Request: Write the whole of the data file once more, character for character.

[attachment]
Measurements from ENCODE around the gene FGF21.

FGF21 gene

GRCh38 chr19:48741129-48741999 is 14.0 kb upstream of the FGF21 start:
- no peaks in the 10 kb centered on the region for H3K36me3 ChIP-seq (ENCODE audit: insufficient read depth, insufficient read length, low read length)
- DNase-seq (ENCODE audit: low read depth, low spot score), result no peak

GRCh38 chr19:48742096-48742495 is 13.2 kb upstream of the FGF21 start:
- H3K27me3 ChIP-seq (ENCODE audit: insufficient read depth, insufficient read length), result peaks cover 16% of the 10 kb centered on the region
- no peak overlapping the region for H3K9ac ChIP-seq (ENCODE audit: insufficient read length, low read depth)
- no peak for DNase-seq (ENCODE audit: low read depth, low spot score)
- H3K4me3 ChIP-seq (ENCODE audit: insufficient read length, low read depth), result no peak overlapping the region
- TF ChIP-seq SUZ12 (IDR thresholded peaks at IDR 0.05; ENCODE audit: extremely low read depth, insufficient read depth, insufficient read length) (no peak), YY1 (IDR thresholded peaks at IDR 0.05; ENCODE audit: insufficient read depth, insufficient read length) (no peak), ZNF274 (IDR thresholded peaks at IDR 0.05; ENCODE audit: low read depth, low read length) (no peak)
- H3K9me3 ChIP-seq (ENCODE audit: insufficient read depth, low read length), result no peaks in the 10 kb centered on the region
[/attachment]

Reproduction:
Measurements from ENCODE around the gene FGF21.

FGF21 gene

GRCh38 chr19:48741129-48741999 is 14.0 kb upstream of the FGF21 start:
- no peaks in the 10 kb centered on the region for H3K36me3 ChIP-seq (ENCODE audit: insufficient read depth, insufficient read length, low read length)
- DNase-seq (ENCODE audit: low read depth, low spot score), result no peak

GRCh38 chr19:48742096-48742495 is 13.2 kb upstream of the FGF21 start:
- H3K27me3 ChIP-seq (ENCODE audit: insufficient read depth, insufficient read length), result peaks cover 16% of the 10 kb centered on the region
- no peak overlapping the region for H3K9ac ChIP-seq (ENCODE audit: insufficient read length, low read depth)
- no peak for DNase-seq (ENCODE audit: low read depth, low spot score)
- H3K4me3 ChIP-seq (ENCODE audit: insufficient read length, low read depth), result no peak overlapping the region
- TF ChIP-seq SUZ12 (IDR thresholded peaks at IDR 0.05; ENCODE audit: extremely low read depth, insufficient read depth, insufficient read length) (no peak), YY1 (IDR thresholded peaks at IDR 0.05; ENCODE audit: insufficient read depth, insufficient read length) (no peak), ZNF274 (IDR thresholded peaks at IDR 0.05; ENCODE audit: low read depth, low read length) (no peak)
- H3K9me3 ChIP-seq (ENCODE audit: insufficient read depth, low read length), result no peaks in the 10 kb centered on the region